As I’ve said repeatedly, the Mekons are my favorite rock ’n’ roll band. Their music has sustained me since about 1990, after I first saw them at Chicago’s Cabaret Metro, already more than a decade into their careers. By then, they had already gone beyond their punk roots, invented alt.country avant la lettre, and skewered capitalism on Mekons Rock and Roll. But despite all the complications, they love that rock and roll, and they’ve put on several of the best shows I’ve heard, starting with that gig in Chicago, which had become a sort of hometown for this widely scattered British band. I had only heard a few songs before that night, but I was immediately converted, not just by vocalist Sally Timms in her silver lamé dress, one of the sexiest performers I had ever seen, but by the lot of them, fronted by Jon Langford and Tom Greenhalgh, serious enough about their chosen music to know not to take it too seriously. Now in their 50s, they are all magnetic, still sexy as hell, even when they’re more-or-less knowingly fucking around, drinking too much, and still not taking anything too seriously.
So I couldn’t miss their latest UK visit, two gigs last weekend in London. With the blinders of any true fan, I admit I don’t understand why the Mekons aren’t a lot more rich and famous, and I was a little disheartened to find the clubs they played, The Lexington in Kings X, and the Windmill in Brixton, are basically pubs with stages. They packed the places, largely with mid-50s blokes in flannel shirts and short hair, who were maybe more interested in reprises of the 70s material than the (inarguably better) stuff from the 80s, 90s and 00s — with their first album of the new decade due later in the year — but I don’t quite get why they shouldn’t be playing and filling bigger clubs.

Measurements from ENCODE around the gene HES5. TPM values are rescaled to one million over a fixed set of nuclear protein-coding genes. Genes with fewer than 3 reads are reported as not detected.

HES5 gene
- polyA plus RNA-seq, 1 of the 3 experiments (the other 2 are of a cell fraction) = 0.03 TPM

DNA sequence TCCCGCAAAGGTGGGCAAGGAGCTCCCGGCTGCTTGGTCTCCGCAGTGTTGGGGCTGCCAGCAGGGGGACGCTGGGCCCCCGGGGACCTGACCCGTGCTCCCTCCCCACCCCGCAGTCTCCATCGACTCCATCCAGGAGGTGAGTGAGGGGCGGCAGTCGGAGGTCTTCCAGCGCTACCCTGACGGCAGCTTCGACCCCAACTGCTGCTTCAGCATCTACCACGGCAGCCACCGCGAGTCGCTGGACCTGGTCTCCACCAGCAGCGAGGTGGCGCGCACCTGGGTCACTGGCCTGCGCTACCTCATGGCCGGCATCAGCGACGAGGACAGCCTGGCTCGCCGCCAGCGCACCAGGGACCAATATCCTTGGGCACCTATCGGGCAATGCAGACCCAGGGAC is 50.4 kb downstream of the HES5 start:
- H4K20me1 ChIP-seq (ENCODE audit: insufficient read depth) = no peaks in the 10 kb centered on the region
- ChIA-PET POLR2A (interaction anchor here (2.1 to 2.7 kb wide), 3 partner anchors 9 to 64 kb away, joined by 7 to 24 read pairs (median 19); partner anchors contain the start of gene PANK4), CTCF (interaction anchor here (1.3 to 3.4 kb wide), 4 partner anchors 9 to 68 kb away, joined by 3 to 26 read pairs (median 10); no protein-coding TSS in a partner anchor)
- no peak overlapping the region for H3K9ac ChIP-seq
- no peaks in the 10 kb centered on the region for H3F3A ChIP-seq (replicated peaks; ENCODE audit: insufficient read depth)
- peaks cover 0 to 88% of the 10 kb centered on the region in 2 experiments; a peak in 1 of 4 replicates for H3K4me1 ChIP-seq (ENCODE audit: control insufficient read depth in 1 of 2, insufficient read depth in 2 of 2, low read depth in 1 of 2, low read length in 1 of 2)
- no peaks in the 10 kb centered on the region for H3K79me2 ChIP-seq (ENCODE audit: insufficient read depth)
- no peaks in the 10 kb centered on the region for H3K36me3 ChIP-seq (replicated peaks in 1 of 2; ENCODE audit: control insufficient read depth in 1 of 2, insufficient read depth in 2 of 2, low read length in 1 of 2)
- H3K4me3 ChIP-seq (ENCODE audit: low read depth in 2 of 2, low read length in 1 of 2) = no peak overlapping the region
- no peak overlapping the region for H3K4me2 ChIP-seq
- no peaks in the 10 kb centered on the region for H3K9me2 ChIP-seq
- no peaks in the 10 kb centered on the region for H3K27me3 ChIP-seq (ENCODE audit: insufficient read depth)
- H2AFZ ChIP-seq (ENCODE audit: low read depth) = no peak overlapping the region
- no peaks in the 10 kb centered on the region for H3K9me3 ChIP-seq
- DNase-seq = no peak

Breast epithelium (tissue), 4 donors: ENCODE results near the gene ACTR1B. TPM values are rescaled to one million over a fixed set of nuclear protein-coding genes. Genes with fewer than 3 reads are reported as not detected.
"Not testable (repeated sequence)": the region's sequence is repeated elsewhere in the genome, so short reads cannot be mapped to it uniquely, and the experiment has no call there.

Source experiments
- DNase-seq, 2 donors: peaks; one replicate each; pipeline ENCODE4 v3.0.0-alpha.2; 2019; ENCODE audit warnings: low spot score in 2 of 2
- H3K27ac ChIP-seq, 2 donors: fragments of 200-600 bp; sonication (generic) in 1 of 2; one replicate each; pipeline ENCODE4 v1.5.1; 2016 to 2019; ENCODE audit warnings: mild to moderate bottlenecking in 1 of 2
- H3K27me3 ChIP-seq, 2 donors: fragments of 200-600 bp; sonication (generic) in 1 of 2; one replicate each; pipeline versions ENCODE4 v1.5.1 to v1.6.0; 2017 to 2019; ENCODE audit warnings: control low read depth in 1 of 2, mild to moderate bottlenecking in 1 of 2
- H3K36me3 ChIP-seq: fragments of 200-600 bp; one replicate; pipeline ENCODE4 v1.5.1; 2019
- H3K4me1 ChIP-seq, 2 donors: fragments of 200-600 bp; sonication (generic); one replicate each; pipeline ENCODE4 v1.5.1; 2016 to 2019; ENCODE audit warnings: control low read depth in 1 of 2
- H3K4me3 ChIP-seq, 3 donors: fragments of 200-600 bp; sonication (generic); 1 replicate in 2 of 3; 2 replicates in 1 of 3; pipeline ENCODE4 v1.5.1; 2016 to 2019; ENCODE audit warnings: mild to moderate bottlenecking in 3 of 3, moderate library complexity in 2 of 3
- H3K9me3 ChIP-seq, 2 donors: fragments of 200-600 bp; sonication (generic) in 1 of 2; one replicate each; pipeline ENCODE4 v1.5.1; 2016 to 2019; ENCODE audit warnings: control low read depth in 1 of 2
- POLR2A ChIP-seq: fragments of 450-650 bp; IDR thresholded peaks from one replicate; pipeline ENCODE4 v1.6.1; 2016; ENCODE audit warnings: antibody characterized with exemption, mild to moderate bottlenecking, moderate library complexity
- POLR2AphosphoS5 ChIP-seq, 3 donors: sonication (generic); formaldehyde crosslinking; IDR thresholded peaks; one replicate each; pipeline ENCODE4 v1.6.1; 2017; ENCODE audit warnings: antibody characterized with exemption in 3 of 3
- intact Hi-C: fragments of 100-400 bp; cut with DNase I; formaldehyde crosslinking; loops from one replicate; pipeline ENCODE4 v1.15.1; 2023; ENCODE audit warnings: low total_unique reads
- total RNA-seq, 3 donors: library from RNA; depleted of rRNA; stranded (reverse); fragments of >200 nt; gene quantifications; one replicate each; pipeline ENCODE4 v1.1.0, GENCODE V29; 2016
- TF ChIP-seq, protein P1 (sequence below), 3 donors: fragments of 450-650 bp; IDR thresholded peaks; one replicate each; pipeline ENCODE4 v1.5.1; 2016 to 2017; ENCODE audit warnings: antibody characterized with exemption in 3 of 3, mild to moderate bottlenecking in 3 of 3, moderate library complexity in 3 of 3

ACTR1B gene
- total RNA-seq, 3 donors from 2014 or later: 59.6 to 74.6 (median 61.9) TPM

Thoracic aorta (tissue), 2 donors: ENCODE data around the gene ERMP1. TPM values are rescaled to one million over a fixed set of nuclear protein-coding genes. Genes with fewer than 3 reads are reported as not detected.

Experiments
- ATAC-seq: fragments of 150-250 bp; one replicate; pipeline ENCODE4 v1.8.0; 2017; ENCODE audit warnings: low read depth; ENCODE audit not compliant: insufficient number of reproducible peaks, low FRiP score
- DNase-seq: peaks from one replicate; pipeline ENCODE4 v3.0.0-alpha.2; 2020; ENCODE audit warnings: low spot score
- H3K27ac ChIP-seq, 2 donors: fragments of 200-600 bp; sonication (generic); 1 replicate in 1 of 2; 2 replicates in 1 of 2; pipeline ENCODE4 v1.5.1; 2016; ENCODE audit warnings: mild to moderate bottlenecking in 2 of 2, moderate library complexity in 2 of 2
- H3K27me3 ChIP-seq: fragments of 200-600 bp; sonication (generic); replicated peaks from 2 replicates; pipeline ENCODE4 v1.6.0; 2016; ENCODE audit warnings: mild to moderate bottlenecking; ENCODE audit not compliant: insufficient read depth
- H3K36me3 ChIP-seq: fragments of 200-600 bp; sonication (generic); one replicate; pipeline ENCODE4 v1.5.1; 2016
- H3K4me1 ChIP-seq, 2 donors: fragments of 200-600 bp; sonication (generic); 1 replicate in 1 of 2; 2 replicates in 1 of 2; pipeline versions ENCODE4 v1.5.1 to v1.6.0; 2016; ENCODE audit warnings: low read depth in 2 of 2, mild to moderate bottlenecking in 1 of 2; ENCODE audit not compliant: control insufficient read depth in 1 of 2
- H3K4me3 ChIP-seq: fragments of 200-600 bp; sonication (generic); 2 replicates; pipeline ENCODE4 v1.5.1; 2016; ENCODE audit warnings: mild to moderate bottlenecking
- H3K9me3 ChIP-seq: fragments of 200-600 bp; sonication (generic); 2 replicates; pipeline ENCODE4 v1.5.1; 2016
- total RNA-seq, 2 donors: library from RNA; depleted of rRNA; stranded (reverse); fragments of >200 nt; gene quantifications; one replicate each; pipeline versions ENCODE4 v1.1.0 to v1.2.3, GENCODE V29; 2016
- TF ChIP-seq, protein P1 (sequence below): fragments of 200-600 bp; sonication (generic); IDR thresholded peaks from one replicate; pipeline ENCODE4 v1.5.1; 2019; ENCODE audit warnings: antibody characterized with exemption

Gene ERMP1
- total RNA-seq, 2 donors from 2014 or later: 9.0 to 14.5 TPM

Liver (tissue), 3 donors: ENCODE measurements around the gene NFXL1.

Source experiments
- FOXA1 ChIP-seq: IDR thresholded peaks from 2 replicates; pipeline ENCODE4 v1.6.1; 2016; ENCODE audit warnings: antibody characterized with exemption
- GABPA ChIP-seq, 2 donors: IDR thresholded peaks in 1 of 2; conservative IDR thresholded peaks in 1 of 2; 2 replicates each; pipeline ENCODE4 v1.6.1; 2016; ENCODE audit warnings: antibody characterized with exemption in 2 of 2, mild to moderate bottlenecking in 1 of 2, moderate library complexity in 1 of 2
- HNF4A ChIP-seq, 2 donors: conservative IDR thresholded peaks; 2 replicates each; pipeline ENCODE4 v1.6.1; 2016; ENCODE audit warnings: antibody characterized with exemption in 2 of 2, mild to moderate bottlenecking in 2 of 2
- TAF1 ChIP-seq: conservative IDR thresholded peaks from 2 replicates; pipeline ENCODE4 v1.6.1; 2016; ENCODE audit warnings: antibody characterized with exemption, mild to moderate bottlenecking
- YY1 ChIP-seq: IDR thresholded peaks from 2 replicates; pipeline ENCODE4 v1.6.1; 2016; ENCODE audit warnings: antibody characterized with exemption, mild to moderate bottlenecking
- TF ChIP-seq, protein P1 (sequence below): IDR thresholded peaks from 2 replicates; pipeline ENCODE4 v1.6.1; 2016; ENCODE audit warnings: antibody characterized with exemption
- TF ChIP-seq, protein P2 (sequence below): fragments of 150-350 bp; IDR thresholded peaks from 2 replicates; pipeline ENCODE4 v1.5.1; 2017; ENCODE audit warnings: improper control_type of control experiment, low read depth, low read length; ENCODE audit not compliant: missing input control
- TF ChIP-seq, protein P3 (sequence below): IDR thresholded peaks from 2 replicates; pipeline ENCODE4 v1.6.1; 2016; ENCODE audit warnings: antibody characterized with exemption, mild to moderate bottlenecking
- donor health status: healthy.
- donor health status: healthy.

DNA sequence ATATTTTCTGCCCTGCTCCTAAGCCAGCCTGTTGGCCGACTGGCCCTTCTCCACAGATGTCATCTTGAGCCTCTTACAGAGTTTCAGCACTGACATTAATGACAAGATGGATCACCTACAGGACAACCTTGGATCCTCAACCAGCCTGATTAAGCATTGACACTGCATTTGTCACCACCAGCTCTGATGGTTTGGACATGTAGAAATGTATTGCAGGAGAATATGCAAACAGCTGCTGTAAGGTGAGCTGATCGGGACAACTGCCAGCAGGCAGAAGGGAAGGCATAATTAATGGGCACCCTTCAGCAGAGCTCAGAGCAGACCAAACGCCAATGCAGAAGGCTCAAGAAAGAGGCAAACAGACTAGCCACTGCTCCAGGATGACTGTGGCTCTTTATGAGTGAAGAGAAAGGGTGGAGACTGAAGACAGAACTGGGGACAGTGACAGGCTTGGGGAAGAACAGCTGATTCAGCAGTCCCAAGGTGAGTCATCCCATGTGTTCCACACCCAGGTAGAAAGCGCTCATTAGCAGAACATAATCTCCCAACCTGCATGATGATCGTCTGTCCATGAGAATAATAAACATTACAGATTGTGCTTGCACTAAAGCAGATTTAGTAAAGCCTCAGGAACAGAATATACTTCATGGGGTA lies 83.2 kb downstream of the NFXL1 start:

The gigs (yes, I went to both) surveyed their nearly three and a half decades, from punk to country to whatever hybrid they’re up to now, wielding their guitars — not to mention accordion, fiddle and mandolin — to tell what usually end up as stories of political or emotional betrayal, unrequited love for a better world. They played their gorgeous cover of John Anderson’s Wild and Blue, Sally taking some time for singing off from the shouting she seems to sometimes prefer; considered the modern history of London in Thee Olde Trip to Jerusalem; and lamented the ongoing death of rock ’n’ roll in Memphis, Egypt. Saturday, with multi-instrumentalist (and occasional cohort of John Lydon) Lu Edmonds off for the night, they devoted their encore to a reworking of their punk phase, albeit without putting down the accordion and fiddle.
Friday was tighter, less silly, probably less drunk — and was partially filmed for the still-planned Mekons movie — but I’m happy to put up with the Mekons however they come, put a few quid into their pockets so that they keep getting together every few years and give us a new record and a few gigs.
Bonus: A shambles of an encore from the Zurich leg of the tour, featuring Toronto’s Sadies and the Mekons performing “Memphis, Egypt” and “Where Were You?”. If you don’t already love the Mekons, this won’t convert you, but if you do, it may remind you why, and will certainly put a smile on your face. (Via Back to the World)